US President Joe Biden reportedly made an electoral promise to reopen the Consulate General on Agron Street and is now eager to fulfill that promise. There are reports that a former US consulate on Nablus Road that was merged with the Arnona complex in 2010 could be removed for better or worse.

There was a tacit understanding that the United States would not press the issue until after the eclectic government of Naftali Bennett and Yair Lapid approved the budget, a vote in which all coalition deputies were needed to prevent the automatic dispersal of the Knesset.

But now is the morning after. And the government has a diplomatic headache.

It is no coincidence that the budget was approved in the early hours of last Friday and Saturday night, both Bennett and Lapid emphasized that they oppose the reopening of the consulate.

“My position, which I have presented to the Americans by myself and by Foreign Minister Lapid, is that there is no place for an American consulate serving the Palestinians in Jerusalem,” Bennett told a news conference. “Jerusalem is just the capital of Israel.”

Bennett and Lapid are eager to mend ties with the Democrats after the Trump and Netanyahu eras, and Biden seems determined to erase any traces of the former White House resident, but both the prime minister and the deputy prime minister are aware of how the earth is.

Israelis are divided on many issues. The division of Jerusalem is not one of them. There is a broad consensus that reopening the US consulate in Jerusalem would not be good for anyone. Since the US Embassy is now located in Jerusalem, the unprecedented opening of a consulate in the same city would put Israel’s sovereignty in its own capital into question. Instead of more countries opening embassies to Israel in Jerusalem, there could be a movement to open consulates and trade representations for Palestinians in the Israeli capital.

The one thing it wouldn’t do is promote a future diplomatic process, as Biden might naively hope. If the Palestinians get a consulate in central Jerusalem in exchange for nothing more than intransigence, they will have no incentive to return to the negotiating table in good faith. Otherwise.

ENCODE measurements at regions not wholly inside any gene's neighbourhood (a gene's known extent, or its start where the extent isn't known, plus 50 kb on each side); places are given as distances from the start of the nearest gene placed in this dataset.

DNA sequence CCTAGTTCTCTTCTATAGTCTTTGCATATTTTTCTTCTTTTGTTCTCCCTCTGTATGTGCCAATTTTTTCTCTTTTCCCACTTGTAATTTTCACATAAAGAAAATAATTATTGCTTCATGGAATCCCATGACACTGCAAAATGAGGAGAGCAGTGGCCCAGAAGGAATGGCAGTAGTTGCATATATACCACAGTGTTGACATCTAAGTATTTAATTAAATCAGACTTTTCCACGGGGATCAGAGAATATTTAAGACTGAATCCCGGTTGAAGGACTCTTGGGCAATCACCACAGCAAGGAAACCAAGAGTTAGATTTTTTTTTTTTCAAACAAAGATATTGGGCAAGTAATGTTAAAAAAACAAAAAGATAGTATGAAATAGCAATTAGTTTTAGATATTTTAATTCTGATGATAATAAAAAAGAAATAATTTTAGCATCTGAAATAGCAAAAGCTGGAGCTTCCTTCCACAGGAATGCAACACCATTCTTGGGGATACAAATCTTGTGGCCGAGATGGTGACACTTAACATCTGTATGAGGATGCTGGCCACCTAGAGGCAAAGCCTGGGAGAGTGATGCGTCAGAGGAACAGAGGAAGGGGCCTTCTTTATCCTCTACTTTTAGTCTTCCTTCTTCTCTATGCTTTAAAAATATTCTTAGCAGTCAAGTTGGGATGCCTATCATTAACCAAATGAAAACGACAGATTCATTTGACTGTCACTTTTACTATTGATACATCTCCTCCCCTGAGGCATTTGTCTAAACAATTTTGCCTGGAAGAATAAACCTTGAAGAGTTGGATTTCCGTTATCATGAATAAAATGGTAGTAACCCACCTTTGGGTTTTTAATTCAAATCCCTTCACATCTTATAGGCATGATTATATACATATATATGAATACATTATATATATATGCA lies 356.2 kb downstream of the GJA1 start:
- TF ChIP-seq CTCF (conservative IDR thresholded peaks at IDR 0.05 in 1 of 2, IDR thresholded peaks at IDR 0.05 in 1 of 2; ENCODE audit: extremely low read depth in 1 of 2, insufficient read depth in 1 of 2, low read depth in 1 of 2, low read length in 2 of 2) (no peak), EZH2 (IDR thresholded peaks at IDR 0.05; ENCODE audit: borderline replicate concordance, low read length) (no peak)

The Abraham Accords demonstrated that peace between Israel and the Arab countries can be achieved for mutual benefit. But in the wake of Biden’s sudden departure from Afghanistan and the Taliban’s swift takeover, America’s allies and enemies are closely monitoring how the United States tries to treat its friends in the Middle East and elsewhere.

Under the 1963 Vienna Convention, to which both Israel and the United States are signatories, a consulate cannot be opened without the agreement of the host state. A unilateral reopening of the consulate would contradict convention, custom, and common sense.

A consulate general is a symbol. Insisting on the reopening of a US consulate for the Palestinians in “West Jerusalem”, in an area that has never been disputed or discussed as possibly under Palestinian control in some kind of diplomatic peace process, begs the question “What would be the objectives? mission? mission? ” The measure will not only rewrite the Jerusalem Embassy Law and the Vienna Convention, it will rewrite history.

Jerusalem is the holiest city in Judaism and the subject of prayers, dreams, and psalms since before the times when King David made it his capital. Jews around the world face Jerusalem when they pray. Muslims and Christians also contribute to its vitality and special nature. Walk downtown, go to government offices, hospitals, entertainment venues; people of all three faiths will walk and work alongside you. Opening the consulate would open a Pandora’s box that would harm the nature of a united Jerusalem.

He is not diplomatic, but it must be said: there are no advantages to having the US consulate in Jerusalem. Only cons. Whoever sat there would not be a goodwill ambassador.